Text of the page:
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Extended Stay America: Bulls Should Stay Put

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About: Extended Stay America, Inc. (STAY)
by: Michael A. Gayed, CFA
Summary

Extended Stay America Inc. has underperformed both the broad market and the Dow Jones US Hotel Index.

Extended Stay America just replaced its CEO and beefed up its management.

Its stock has made a positive move over the past two weeks compared to its 50-day moving average.

I'm so fast that last night I turned off the light switch in my hotel room and was in bed before the room was dark.

- Muhammad Ali

For many Americans, when you are not traveling on the company's dime and want to save some money, you look at extended-stay hotels. These offer more space, a small kitchen so you don't have to eat every meal out in a restaurant, laundry facilities, pet-friendly rooms, plus the usual perks of hotels of free breakfast, WiFi, and shuttle buses. Extended Stay America Inc. (STAY) is a major player in this market. With over 600 hotels and close to 70,000 rooms, STAY has you covered in most major urban areas. When looking at the stock returns over the past 1, 3, 5, and 10 years ending November 30, you wouldn't think of STAY as a good investment. Returns in every one of those periods have been negative, but with a new management suite and CEO, there is the potential for a turnaround and gains in the near future.

Since March, STAY is down over 19% on a poor fourth quarter 2018 earnings report and continued weakness throughout the year. Jonathan Halkyard has been CEO for less than 2 years and is being replaced by Bruce Haase. Under Halkyard, the stock has gone nowhere but down, and he never created a vision or plan for the future of the company other than selling assets and buying back stock. By replacing Halkyard, STAY is making a decisive move to wanting to improve their business model. Haase has a 20-year history of working in the hotel/lodging industry with a special focus on the extended-stay market at Woodspring Hotels LLC. He brings with him two former co-workers from Woodspring, Kelly Poling, and Randy Fox. By replacing and enhancing the management suite, STAY looks like a poor-performing stock that may be worth adding a small position to your portfolio before a turnaround takes shape and the stock gets too expensive.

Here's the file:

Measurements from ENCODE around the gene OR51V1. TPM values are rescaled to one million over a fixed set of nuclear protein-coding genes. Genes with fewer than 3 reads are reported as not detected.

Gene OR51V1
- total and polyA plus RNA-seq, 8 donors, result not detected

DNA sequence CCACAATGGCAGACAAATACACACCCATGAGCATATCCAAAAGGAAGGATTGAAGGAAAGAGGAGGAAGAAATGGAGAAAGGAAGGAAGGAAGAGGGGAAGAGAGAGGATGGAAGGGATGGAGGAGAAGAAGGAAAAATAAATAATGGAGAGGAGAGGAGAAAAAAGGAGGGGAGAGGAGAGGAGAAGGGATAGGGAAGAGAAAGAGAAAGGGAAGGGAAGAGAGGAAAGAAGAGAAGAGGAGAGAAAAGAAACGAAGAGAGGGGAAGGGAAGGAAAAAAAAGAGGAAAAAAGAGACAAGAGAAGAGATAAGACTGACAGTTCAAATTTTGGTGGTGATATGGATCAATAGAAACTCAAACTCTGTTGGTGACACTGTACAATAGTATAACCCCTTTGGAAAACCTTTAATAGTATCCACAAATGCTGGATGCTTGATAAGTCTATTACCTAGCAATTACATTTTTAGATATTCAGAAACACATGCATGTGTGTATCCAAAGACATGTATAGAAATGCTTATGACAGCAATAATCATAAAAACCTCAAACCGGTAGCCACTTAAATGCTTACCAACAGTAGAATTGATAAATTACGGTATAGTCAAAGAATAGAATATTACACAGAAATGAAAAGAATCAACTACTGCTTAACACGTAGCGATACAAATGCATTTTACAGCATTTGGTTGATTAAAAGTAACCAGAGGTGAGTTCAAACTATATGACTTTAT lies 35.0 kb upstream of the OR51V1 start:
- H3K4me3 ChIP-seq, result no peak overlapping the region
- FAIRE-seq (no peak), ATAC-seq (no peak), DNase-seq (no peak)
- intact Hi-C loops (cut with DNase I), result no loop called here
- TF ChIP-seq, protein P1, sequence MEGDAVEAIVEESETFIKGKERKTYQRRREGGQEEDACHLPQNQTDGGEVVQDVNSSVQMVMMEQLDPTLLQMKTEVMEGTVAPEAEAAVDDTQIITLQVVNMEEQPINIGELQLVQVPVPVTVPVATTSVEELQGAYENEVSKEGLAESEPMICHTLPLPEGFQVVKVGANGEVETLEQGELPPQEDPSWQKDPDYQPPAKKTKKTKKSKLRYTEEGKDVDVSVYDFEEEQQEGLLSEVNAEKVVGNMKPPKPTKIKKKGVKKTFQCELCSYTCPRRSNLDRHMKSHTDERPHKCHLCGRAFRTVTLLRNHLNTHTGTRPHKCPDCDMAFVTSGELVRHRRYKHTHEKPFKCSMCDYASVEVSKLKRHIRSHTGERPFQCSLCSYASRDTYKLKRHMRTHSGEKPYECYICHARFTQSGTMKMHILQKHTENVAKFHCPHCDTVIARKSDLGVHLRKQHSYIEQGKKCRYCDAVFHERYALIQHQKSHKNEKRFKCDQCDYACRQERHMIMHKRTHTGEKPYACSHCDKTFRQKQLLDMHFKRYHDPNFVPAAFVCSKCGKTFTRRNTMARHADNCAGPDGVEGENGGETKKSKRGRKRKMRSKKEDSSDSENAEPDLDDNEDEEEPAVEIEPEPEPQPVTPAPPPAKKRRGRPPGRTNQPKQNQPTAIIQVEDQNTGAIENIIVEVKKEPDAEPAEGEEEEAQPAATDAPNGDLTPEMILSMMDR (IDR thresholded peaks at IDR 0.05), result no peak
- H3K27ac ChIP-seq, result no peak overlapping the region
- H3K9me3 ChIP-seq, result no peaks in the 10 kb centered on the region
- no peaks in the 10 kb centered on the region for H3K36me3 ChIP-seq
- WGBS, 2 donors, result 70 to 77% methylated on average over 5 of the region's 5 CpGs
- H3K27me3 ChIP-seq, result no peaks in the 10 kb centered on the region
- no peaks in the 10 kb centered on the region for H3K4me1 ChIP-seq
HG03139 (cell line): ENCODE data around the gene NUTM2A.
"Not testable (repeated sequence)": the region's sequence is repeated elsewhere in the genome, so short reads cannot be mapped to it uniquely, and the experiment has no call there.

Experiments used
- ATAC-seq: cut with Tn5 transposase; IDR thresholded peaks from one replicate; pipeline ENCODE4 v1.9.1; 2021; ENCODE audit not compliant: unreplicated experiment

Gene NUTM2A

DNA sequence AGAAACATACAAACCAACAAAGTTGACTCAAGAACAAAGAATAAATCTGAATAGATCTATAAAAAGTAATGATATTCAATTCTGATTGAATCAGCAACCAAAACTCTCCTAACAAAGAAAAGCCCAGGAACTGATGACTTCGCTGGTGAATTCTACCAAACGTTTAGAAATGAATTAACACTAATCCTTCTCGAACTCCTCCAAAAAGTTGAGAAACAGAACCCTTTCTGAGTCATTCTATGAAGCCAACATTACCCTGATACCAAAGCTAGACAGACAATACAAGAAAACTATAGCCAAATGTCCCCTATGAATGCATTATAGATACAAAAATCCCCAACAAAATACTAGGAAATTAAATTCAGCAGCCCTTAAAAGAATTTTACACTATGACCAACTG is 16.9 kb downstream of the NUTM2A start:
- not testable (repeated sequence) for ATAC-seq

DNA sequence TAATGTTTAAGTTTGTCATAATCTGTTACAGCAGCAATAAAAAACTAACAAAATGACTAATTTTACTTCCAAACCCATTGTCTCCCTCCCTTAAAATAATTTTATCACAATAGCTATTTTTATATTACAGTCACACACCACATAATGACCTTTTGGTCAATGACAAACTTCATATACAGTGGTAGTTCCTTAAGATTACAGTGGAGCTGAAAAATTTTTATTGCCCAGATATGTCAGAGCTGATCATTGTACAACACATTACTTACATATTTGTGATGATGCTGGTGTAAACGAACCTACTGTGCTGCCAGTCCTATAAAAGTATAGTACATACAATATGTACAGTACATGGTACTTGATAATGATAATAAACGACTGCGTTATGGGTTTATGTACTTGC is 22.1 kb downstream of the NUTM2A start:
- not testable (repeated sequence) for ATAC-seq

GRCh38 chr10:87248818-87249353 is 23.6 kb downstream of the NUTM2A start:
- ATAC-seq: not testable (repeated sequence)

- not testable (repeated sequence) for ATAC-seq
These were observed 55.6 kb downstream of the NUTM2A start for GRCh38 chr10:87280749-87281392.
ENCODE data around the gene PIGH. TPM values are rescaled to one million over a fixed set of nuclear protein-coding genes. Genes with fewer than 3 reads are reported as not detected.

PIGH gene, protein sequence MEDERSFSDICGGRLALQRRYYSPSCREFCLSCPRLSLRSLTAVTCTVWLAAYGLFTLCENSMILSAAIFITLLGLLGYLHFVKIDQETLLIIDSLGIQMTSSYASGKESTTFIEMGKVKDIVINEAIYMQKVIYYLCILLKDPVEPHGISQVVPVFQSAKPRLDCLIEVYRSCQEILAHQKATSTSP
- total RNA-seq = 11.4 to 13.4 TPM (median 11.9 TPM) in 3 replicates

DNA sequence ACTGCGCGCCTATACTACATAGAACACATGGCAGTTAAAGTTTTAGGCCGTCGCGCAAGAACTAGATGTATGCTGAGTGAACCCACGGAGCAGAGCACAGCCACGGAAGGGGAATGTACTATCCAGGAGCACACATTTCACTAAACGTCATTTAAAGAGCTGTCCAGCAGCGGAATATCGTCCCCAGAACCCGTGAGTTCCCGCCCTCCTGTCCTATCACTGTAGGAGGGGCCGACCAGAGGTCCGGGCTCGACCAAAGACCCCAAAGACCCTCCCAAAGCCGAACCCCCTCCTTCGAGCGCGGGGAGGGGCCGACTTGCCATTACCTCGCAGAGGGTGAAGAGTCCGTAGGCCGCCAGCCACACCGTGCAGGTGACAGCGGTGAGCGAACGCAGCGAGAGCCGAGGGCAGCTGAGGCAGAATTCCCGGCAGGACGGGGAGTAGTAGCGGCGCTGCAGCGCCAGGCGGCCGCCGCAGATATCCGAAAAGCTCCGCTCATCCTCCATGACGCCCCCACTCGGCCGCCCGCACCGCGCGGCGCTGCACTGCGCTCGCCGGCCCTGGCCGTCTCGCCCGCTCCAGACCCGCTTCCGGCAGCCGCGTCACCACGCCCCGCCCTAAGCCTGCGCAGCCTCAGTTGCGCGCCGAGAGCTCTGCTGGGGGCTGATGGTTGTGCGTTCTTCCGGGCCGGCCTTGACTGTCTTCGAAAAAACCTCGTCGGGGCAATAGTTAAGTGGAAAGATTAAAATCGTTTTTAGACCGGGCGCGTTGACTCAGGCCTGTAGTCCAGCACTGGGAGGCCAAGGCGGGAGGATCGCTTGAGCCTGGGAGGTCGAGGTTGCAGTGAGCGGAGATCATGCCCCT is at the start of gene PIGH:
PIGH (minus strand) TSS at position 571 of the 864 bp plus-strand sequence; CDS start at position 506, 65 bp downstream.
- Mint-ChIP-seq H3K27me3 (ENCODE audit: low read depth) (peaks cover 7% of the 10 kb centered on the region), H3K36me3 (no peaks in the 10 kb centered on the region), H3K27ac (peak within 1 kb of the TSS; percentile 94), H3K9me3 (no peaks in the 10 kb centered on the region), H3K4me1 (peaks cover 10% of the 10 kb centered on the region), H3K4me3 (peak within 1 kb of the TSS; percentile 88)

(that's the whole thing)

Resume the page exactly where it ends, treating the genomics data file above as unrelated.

Compared to other hotel companies, STAY looks inexpensive. Its current PE is 15.07 which is much cheaper than its larger competitors like Hilton (NYSE:HLT) (27.14), Choice Hotels (NYSE:CHH) (22.83), Marriott (NASDAQ:MAR) (24.02), and Wyndham (NYSE:WH) (17.67). It also offers a much higher dividend yield of 6.2% compared to yields of less than 1% for Hilton and Choice. Even though STAY's cash dividend payout ratio has been on the rise to 79%, it is manageable and shows they are committed to their shareholders.

STAY is centered on the North American market currently with little to no foreign presence. This leaves a large area of growth for STAY or a potential acquisition target for a hotel looking to get into the extended-stay arena. This year, they opened two new hotels in Florida and Texas. They are focused on areas of the country with extreme population growth and on the middle-to-lower end of the market, which tends to be underserved.

STAY stock has had a decrease of over 6% in shares sold short since October 31 and looks to be building some positive momentum. Its closing price has been over its 50-day moving average for the past two weeks and volume has been considerably higher on these positive trading days. Even though the Consumer Discretionary sector looks weak according to the Lead-Lag Report, STAY is not subject to all the currency and Chinese trade swings due to its domestic nature. If the economy weakens, corporations and individuals will be looking to cut costs including travel costs and can easily find affordable accommodations at Extended Stay America Inc.

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Disclosure: I/we have no positions in any stocks mentioned, and no plans to initiate any positions within the next 72 hours. I wrote this article myself, and it expresses my own opinions. I am not receiving compensation for it (other than from Seeking Alpha). I have no business relationship with any company whose stock is mentioned in this article.

Additional disclosure: This writing is for informational purposes only and Lead-Lag Publishing, LLC undertakes no obligation to update this article even if the opinions expressed change. It does not constitute an offer to sell, a solicitation to buy, or a recommendation regarding any securities transaction. It also does not offer to provide advisory or other services in any jurisdiction. The information contained in this writing should not be construed as financial or investment advice on any subject matter. Lead-Lag Publishing, LLC expressly disclaims all liability in respect to actions taken based on any or all of the information on this writing.